The Principle of Representation can be used to determine which properties of an a-world are essential to its representing the possibility that it represents, and which ones are merely artifactual. It entails, for example, that <[D.sub.2], [I.sub.2]> and <[D.sub.3], [I.sub.3]> represent the same possibility when considered in isolation, so any differences between them are merely artifactual. In particular, the use of <Socrates, "nonactual"> in <[D.sub.2], [I.sub.2]> is merely artifactual. On the other hand, <[D.sub.2], [I.sub.2]> and <[D.sub.3], [I.sub.3]> represent different possibilities when considered in the context of {<[D.sub.1], [I.sub.1]>, <[D.sub.2], [I.sub.2]>, <[D.sub.3], [I.sub.3]>}. For whereas according to <[D.sub.2], [I.sub.2]> there is a cellist who might have been my sister, according to <[D.sub.3], [I.sub.3]> there is a cellist who couldn't have been my sister. So the use of <Socrates, "nonactual"> in <[D.sub.2], [I.sub.2]> is essential in the context of {<[D.sub.1], [I.sub.1]>, <[D.sub.2], [I.sub.2]>, <[D.sub.3], [I.sub.3]>}. This is not to say, however, that a possibility whereby there is a cellist who might have been my sister can only be represented by an a-world if the a-world contains <Socrates, "nonactual">. For the possibilities represented by <[D.sub.1], [I.sub.1]>, <[D.sub.2], [I.sub.2]>, and <[D.sub.3], [I.sub.3]> in the context of {<[D.sub.1], [I.sub.1]>, <[D.sub.2], [I.sub.2]>, <[D.sub.3], [I.sub.3]>} are precisely the possibilities represented by <[D.sub.4], [I.sub.4]>, <[D.sub.3], [I.sub.3]>, and <[D.sub.2], [I.sub.2]>, respectively, in the context of {<[D.sub.4], [I.sub.4]>, <[D.sub.3], [I.sub.3]>, <[D.sub.2], [I.sub.2]>}.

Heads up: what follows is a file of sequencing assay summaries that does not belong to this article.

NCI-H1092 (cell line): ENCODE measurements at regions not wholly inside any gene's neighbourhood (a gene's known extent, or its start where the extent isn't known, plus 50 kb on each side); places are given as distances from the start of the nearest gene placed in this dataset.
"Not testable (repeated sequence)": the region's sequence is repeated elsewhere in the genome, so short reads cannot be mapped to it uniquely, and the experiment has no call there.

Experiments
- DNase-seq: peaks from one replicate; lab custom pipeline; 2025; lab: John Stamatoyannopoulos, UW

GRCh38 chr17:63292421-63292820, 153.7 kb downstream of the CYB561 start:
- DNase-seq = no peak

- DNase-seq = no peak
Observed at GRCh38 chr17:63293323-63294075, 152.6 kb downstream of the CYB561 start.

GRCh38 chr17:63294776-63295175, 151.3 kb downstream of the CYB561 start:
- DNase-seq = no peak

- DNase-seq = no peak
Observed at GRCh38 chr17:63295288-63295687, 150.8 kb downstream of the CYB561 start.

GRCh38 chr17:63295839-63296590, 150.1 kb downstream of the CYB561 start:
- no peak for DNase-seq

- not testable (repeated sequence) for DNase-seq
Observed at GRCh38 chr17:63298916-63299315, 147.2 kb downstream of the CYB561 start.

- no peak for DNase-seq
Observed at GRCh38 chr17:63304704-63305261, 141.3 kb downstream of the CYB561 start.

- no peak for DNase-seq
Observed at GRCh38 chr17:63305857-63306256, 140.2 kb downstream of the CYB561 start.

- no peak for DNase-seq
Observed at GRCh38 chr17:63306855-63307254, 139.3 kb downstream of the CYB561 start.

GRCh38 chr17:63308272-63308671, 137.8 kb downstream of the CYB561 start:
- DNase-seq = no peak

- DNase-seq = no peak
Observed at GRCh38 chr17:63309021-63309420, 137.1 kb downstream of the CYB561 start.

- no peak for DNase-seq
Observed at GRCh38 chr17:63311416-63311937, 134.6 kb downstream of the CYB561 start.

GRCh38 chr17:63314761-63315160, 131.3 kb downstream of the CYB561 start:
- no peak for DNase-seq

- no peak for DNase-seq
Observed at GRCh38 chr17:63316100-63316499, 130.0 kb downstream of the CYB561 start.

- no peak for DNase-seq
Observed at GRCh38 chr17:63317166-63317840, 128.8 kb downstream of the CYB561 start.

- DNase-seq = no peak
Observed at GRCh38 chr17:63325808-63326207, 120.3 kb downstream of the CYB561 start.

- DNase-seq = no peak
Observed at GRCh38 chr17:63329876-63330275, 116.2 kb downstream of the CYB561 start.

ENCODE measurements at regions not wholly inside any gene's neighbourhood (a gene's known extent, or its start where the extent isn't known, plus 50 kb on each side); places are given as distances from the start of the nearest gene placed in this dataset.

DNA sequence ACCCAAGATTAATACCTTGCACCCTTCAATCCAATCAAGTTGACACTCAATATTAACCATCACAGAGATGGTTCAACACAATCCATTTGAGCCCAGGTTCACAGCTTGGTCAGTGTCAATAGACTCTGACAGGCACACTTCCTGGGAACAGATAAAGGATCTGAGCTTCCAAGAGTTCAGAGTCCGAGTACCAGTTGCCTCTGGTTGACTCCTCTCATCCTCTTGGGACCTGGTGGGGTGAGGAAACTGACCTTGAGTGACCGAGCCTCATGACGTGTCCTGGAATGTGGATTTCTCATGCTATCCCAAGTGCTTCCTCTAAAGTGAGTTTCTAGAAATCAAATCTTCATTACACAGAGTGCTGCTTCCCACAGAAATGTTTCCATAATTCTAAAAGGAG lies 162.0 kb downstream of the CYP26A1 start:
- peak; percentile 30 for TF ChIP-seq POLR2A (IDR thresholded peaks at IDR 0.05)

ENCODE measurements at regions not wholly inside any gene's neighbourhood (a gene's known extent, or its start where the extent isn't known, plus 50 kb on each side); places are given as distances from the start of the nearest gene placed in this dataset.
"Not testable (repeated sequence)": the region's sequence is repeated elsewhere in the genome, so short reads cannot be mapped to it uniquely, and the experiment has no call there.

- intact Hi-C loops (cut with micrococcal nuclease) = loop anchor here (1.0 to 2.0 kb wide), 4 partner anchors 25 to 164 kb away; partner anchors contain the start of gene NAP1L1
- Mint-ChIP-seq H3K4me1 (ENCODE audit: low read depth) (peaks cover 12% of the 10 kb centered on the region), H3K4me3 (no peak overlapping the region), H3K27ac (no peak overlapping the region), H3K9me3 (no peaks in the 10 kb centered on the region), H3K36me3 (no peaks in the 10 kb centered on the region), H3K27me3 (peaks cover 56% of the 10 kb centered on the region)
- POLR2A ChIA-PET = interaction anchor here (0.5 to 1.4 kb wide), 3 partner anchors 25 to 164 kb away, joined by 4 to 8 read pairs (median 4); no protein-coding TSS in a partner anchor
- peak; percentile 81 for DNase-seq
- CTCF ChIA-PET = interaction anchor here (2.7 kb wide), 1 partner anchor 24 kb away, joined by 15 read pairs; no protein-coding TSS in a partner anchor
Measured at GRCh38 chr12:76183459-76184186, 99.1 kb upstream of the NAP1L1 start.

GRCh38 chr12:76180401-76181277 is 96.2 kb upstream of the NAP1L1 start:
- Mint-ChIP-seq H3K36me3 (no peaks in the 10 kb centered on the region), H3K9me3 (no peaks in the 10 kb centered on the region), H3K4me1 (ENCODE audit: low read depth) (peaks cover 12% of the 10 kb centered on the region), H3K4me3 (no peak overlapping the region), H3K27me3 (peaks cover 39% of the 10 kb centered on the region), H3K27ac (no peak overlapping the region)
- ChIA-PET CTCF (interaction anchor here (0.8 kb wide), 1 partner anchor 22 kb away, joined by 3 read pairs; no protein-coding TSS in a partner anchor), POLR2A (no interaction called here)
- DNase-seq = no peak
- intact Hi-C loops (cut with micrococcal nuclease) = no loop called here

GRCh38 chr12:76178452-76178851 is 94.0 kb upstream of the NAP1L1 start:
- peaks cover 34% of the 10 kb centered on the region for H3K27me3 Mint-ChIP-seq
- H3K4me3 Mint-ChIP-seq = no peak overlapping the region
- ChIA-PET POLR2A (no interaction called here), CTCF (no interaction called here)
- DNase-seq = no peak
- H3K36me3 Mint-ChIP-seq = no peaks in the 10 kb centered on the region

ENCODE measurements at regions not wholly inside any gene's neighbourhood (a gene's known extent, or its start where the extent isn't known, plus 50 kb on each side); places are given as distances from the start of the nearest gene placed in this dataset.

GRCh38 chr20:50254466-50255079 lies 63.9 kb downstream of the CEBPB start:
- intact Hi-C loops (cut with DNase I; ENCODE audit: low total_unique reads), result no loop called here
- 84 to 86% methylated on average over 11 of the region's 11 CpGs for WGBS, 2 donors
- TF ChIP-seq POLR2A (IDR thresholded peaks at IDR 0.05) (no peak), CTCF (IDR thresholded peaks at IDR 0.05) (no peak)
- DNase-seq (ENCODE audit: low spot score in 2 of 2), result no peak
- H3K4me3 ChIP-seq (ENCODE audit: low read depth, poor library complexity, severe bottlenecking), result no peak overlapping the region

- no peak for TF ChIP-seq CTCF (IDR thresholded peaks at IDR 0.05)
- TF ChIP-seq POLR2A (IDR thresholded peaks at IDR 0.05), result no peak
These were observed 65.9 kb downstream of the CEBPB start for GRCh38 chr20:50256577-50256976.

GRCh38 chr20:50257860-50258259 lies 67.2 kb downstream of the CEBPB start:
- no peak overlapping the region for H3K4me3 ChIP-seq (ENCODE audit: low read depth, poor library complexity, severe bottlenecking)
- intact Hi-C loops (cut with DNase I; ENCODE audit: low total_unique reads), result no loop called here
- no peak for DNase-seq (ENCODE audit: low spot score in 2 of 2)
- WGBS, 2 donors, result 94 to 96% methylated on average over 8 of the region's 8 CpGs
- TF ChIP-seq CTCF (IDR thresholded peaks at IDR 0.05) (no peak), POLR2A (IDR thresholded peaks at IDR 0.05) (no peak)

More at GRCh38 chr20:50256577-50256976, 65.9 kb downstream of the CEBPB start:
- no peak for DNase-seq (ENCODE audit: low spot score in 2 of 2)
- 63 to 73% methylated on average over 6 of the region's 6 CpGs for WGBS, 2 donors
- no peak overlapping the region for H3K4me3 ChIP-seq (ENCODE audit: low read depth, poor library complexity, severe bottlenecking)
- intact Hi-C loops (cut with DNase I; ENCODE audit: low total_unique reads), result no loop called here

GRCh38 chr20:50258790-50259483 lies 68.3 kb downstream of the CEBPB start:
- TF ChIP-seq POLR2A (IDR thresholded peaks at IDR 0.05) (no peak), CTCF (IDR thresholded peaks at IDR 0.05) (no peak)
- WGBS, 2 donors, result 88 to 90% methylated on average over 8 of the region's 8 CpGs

When I speak of the possibility that an a-world represents what I will usually have in mind is the possibility that is represented in the context of the space of all admissible a-worlds.

6. The Dot-Notation

I would like to introduce a further piece of notation: the dot. The dot is a bit like a function that takes representations to the objects represented. Suppose I am seeing a play according to which I have a sister; applying the dot-function is like shifting my attention from the actor who is representing my sister to the character represented (i.e. my sister).

Consider the following two formulas:

[[F(x)].sub.w] [[F([??])].sub.w]

For w a fixed representation, the undotted formula is satisfied by all and only objects z such that w represents a possibility whereby z is an F; the dotted formula, on the other hand, is satisfied by all and only objects z such that z is used by w to represent something as being an F. Thus, if p is a performance of a play according to which I have a sister, the actor playing my sister satisfies "[[Sister(AR, [??])].sub.p]" but not "[[Sister(AR, x)].sub.p]" (since the performance uses the actor to represent someone as being my sister, but the performance does not represent a scenario whereby I have that actor as my sister). And I satisfy "[[[there exists]y Sister(x,y)].sub.p]" but not "[[[there exists]y Sister([??], y)].sub.p]" (since the performance represents a scenario whereby I have a sister, but--unlike the actors and props--I am not used by the performance to represent anything).